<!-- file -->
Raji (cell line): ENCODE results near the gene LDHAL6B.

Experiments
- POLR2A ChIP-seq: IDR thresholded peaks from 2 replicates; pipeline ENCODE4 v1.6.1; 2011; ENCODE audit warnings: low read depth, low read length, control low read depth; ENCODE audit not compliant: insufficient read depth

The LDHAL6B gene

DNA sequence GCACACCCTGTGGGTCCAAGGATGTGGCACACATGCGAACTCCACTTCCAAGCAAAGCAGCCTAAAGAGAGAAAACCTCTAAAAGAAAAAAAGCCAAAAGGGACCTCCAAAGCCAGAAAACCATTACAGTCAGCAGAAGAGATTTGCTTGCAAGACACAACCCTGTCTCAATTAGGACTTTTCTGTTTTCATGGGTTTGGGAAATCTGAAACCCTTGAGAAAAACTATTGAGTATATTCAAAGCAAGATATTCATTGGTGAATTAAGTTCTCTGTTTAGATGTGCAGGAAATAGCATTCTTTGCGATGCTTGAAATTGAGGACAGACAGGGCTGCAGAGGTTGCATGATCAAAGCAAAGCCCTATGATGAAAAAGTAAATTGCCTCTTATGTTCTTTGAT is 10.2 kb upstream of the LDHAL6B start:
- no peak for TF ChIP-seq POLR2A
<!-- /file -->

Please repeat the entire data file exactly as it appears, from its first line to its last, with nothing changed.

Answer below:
Raji (cell line): ENCODE results near the gene LDHAL6B.

Experiments
- POLR2A ChIP-seq: IDR thresholded peaks from 2 replicates; pipeline ENCODE4 v1.6.1; 2011; ENCODE audit warnings: low read depth, low read length, control low read depth; ENCODE audit not compliant: insufficient read depth

The LDHAL6B gene

DNA sequence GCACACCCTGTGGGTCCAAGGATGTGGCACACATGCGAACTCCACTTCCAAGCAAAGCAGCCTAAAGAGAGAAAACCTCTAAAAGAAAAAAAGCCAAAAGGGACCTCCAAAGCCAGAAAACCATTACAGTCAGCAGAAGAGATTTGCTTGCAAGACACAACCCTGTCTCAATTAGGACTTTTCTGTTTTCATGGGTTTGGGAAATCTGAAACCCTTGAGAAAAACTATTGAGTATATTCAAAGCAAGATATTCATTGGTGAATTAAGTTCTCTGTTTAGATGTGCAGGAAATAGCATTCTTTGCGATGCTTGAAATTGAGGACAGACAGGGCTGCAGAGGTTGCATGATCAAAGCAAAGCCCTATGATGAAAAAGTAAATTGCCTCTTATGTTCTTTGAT is 10.2 kb upstream of the LDHAL6B start:
- no peak for TF ChIP-seq POLR2A